These were my impressions:

No. 15 Honeybush – This was a rooibos/honeybush blend infused with raspberries.  I already adored the nut-sweet one-two punch that rooibos and honeybush delivered when blended together.  Efforts to ice it myself proved worthwhile as well. But I had never paired it with fruit before. They succeeded for the most part in yielding what they intended. It tasted as the moniker sounded, honey-like with a berry-ish lean. If I had any complaint, it was that I expected stronger. Other than that, good but just shy of great.

No. 6 Black Cap – Smith mentioned that whenever there was a taste-test, this came out the clear favorite on average. I can see why. It’s a strong blend, and I don’t mean that in a bad way. Smith’s Kandy blend (a Ceylon base *glee!*) has been paired with Oregon blackberries for this one. And – lemme tell ya – it shows. Unlike the Honeybush, this one screams BERRY! Lightly sweetened as it is, it could pass for fruit punch but without the fructose guilt. Quite outstanding but not as good as…

No. 71 White Petal – I’ve sung praises about this one for well over a week now. A full review is pending on Teaviews as I write this. Since I’m kinda lazy, I’ll simply reiterate my Steepster notes on it: “I sampled this and immediately picked up a bottle. That’s how much I loved it. I finally cracked it open while at work. I’ve had pear-flavored white teas before, but never paired with apples. The flavor lived up to my wildest imagination…and that’s pretty vivid. Pear dominated the foretaste, while apple and mildly-astringent Bai Mu Dan dominated the middle. The aftertaste was toasty, almost Riesling-like. This is an iced tea I’d pour into a wine glass to ‘fit in’ at a party full of sommeliers. Looks the same and almost tastes the same. Simply awesome.”

Heftily caffeinated and mostly-sated, I finally parted ways with the shop and strolled to work – happy with having sampled some wonderful wares. I returned a week later when a new batch of the whiskey blend came in. I hope the two father figures find it to their liking. I certainly did. Now…I just need to find a new excuse to “Norm” it to Smith’s again for another hot cuppa-somethin’.

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Thursday, December 23rd, 2010 Steep Stories 27 Comments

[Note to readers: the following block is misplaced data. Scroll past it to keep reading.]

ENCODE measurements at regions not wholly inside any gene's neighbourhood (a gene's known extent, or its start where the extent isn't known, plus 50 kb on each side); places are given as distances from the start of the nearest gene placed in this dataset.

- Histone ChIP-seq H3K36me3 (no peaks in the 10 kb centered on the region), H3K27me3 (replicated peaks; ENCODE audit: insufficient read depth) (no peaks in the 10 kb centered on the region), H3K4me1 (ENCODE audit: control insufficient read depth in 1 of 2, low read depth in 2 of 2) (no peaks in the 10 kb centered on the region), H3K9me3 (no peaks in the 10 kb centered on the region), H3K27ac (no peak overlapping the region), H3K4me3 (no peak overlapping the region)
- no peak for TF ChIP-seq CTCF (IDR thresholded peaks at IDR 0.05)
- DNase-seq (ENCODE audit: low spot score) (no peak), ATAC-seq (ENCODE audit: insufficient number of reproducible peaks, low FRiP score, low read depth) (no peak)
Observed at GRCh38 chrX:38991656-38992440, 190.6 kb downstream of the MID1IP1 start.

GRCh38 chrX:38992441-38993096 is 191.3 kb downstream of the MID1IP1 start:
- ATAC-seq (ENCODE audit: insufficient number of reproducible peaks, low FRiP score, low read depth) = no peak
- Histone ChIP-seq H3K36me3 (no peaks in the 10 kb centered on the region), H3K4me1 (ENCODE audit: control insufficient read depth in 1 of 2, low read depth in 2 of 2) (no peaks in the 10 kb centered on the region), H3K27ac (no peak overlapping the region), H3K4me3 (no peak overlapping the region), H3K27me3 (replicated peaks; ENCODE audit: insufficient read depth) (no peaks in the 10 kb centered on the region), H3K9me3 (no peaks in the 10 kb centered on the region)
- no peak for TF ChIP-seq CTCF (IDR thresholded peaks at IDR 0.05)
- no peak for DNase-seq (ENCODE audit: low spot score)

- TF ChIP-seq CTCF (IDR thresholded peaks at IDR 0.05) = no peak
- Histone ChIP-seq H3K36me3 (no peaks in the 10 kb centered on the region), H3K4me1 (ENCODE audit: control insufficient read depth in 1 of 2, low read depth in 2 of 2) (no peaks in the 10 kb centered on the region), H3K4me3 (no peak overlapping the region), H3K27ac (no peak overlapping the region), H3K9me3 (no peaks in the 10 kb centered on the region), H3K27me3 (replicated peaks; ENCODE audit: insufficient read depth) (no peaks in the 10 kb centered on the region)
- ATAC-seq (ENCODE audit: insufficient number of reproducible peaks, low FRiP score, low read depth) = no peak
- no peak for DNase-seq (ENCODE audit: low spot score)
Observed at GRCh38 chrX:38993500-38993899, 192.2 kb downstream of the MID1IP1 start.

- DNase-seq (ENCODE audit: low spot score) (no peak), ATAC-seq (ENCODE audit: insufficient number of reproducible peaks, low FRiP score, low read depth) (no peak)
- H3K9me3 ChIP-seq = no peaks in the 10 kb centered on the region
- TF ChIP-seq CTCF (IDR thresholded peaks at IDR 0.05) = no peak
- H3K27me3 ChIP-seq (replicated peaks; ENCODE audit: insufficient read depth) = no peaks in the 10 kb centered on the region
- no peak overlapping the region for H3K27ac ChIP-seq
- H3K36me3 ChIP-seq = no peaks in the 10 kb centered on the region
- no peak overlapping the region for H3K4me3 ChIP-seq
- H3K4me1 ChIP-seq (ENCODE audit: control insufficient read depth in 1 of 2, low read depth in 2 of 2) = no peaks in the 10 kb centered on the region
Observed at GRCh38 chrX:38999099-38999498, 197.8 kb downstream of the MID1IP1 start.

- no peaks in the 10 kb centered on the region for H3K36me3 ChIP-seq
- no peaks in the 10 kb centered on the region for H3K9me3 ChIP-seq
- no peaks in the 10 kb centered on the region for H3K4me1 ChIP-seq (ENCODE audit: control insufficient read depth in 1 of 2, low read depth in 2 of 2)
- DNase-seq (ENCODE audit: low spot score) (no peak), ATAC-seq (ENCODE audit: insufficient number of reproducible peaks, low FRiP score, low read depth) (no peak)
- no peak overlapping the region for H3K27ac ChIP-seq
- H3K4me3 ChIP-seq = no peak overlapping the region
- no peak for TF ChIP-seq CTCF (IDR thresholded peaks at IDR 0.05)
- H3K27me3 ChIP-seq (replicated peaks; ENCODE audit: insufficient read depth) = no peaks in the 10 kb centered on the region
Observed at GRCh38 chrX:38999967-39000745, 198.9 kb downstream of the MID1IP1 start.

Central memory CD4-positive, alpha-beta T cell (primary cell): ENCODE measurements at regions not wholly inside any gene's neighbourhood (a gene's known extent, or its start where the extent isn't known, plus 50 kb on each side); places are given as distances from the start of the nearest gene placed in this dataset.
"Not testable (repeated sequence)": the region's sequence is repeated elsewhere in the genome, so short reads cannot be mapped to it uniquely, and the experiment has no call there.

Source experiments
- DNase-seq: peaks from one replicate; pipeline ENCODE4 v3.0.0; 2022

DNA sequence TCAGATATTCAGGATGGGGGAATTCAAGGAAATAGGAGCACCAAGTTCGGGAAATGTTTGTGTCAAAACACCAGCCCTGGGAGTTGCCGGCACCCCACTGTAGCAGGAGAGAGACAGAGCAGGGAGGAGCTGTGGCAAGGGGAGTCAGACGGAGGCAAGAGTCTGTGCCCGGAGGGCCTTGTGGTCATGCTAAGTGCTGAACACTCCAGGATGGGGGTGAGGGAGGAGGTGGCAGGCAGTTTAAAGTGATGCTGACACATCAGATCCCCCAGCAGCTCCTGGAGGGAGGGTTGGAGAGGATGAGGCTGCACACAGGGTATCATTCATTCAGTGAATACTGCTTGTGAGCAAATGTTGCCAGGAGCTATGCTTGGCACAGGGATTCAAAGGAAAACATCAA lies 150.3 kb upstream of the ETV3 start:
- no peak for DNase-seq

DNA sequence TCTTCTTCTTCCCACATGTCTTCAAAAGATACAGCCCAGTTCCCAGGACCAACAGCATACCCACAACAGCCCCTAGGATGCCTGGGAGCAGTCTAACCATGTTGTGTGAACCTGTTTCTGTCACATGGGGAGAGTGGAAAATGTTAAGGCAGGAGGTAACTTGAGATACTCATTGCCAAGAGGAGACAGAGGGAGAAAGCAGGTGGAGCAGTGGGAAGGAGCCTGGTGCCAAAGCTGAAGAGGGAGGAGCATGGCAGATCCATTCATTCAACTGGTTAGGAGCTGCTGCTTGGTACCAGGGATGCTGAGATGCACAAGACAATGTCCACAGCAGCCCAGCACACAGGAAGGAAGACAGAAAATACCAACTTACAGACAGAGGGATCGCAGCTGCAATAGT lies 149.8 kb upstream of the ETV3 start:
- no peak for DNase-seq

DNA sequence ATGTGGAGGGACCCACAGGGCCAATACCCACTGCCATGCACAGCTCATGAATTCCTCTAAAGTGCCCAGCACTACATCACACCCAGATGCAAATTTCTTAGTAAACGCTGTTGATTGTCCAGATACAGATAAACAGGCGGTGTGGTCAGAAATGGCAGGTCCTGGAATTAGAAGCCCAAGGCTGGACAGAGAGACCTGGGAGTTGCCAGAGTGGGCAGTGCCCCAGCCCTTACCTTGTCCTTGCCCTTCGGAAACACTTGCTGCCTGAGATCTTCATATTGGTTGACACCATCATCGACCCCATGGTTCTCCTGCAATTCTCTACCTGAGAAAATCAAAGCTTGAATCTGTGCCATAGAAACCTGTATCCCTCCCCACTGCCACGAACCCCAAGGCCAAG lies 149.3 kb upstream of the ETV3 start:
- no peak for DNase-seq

Mellow Marshmallow

When most of us think of marshmallows, we think of the doughy, puffy cylinders of white “WIN” that grace campfires and Graham crackers. It wouldn’t occur to us that there is a plant of the same name, and that it is loosely tied to that most artificial of all sweet snacks. And even stranger still, it was used as an herbal remedy for sore throats. Not what you think of with that sweet confection, eh?

How the dessert and the plant (Althea officinalis) came to share the same name is sketchy. One sound theory presents that a mucilage concoction from the plant – sweetened with honey – was the great-granddaddy of the dextrose-laden dessert o’ death. Evidence is flimsy on this, however.

I first heard of the plant in the only way a geek can – in a movie. My cousin insisted I give the comedy, Grandma’s Boy, a view. He swore by its campy genius; I merely swore.  Watching it was pure torture on all required senses. Granted, there were some humorous moments, but they were few and torturously far between. Until an odd character came into the fray.

The protagonist’s boss – Mr. Cheezle – was the New Age-y sort, played to near-perfection by Kevin Nealon of Saturday Night Live fame. During the first (or was it second?) encounter with the character, at one point in the conversation, he offered a group some “marshmallow tea”. That furrowed my brow.

I didn’t think on it again until a friend’s lovely Latin-borne wife took a rather well-lit cell phone picture of a tea she brewed.

Two lovely leaves were steeped in a transparent cup, yielding a soft, yellow-green liquor. My palate? Whetted.

On a visit to the couple’s house, she kindly showed me the source of the steep. In her backyard. The marshmallow leaves she used weren’t from a vendor or dried source, they were fresh! All of my infusions up to that point were with dried herbs. I knew one could use a fresh source, but the rules for brewing would differ. She imparted two branches for me to experiment with. What deal with a deity my friend had to make to land her, I know not. But I was happy to reap the benefits – by way of plants, both illegal and/or exotic – by proxy.

The next night, I began playing with the leaves. From what I read, fresh herbs and roots required a full, continuous boil. They couldn’t just steep alone. To decoct them properly, one needed a lengthy cook. The friend’s photo showed two leaves in an 8oz cup. I used about 32oz of water and multiplied the number of leaves accordingly – eight…-ish. (I suck at math.)